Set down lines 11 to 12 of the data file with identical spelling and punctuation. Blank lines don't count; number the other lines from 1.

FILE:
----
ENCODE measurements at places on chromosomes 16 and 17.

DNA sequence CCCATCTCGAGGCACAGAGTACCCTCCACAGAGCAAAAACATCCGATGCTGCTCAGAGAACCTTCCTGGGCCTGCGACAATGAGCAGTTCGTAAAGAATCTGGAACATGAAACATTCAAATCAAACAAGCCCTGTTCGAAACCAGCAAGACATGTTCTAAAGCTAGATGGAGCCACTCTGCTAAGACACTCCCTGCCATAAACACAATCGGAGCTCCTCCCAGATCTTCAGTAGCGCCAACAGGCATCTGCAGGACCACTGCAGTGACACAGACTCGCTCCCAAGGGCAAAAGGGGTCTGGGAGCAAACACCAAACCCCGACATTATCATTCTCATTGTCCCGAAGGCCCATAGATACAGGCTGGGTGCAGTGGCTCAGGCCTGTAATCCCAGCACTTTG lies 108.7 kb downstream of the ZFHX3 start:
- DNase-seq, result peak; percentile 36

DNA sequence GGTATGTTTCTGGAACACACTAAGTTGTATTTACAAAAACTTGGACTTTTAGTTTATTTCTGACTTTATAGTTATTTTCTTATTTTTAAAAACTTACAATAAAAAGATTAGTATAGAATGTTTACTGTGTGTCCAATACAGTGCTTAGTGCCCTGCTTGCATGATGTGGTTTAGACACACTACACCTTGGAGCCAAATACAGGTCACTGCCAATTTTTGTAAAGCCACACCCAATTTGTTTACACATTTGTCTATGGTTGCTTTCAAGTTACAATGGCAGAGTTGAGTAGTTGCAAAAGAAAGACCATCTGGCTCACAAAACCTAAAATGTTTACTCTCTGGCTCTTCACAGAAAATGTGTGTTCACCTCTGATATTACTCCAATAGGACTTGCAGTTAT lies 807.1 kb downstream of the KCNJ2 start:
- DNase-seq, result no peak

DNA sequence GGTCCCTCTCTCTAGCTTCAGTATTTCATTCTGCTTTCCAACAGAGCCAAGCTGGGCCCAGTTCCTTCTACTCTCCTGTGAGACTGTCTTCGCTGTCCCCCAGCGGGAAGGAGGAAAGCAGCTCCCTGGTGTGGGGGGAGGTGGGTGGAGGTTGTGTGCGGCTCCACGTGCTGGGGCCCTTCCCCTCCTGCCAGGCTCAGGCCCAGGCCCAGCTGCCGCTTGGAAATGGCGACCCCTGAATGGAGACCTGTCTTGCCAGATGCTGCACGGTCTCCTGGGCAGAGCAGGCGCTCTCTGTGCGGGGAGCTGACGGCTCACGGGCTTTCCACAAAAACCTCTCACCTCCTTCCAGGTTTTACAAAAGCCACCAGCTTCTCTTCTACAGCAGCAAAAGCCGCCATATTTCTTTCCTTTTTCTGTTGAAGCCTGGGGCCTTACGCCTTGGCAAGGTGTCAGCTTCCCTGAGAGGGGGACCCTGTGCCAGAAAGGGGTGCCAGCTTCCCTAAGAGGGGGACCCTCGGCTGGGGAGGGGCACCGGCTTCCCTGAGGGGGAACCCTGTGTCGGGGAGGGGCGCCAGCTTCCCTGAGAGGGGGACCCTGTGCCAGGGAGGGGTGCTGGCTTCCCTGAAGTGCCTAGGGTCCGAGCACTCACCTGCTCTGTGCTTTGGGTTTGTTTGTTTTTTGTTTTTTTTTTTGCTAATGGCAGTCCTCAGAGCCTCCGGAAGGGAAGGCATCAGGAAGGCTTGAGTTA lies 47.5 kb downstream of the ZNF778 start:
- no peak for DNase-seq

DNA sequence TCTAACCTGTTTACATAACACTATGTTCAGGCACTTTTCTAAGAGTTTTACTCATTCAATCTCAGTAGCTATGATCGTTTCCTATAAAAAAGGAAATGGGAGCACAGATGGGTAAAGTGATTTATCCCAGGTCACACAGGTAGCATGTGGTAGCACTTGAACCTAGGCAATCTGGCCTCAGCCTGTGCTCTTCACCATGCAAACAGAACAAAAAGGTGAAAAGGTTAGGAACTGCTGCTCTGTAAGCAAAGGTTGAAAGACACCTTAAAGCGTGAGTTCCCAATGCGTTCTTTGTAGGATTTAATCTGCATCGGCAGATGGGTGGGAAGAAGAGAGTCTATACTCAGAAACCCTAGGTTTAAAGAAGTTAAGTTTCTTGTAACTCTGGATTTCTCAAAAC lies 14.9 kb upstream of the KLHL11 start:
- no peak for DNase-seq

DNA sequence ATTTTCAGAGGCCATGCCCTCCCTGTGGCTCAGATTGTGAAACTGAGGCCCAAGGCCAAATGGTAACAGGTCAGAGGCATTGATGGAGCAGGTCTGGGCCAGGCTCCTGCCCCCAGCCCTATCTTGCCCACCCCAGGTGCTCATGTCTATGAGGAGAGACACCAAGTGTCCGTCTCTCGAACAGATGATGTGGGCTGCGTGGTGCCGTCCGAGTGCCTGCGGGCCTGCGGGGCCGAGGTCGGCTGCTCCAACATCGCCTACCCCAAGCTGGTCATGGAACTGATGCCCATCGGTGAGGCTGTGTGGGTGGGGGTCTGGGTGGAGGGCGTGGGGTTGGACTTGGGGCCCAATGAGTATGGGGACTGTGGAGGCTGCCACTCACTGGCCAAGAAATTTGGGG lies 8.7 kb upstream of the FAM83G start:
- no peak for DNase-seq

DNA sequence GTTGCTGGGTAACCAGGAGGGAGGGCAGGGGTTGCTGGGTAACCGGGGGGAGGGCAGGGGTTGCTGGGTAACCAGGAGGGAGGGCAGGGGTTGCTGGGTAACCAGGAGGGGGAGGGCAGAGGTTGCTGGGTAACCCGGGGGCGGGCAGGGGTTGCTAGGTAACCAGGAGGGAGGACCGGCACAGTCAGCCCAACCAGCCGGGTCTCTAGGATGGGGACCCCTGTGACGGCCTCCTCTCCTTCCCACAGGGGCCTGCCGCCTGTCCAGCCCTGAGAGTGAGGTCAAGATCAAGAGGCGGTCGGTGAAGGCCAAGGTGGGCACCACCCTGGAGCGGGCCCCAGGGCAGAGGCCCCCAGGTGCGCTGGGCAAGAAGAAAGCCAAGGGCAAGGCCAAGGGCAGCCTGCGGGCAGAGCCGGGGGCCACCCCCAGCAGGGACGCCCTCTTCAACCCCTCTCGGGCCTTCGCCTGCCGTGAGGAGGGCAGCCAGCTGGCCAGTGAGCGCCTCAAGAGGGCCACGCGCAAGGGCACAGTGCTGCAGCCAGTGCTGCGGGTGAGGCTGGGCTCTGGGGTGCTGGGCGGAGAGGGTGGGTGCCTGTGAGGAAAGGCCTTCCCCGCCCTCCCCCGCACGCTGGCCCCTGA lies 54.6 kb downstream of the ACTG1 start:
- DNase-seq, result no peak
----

- no peak for DNase-seq

DNA sequence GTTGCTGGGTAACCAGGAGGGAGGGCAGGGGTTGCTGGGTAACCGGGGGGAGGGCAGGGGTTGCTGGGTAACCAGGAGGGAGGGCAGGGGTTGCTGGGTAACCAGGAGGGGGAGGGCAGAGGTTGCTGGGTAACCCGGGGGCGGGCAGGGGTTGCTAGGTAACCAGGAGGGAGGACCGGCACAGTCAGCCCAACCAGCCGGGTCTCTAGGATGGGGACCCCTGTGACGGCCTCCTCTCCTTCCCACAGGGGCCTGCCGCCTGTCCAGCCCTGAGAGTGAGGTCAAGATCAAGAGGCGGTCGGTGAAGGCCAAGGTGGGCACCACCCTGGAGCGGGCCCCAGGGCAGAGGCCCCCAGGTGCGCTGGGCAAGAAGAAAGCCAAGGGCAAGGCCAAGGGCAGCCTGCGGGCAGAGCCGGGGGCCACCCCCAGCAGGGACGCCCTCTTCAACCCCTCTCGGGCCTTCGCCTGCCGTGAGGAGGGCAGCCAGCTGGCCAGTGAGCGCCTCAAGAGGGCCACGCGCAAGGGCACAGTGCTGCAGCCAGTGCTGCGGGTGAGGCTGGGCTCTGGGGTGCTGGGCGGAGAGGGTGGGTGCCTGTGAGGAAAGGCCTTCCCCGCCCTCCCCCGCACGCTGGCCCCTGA lies 54.6 kb downstream of the ACTG1 start: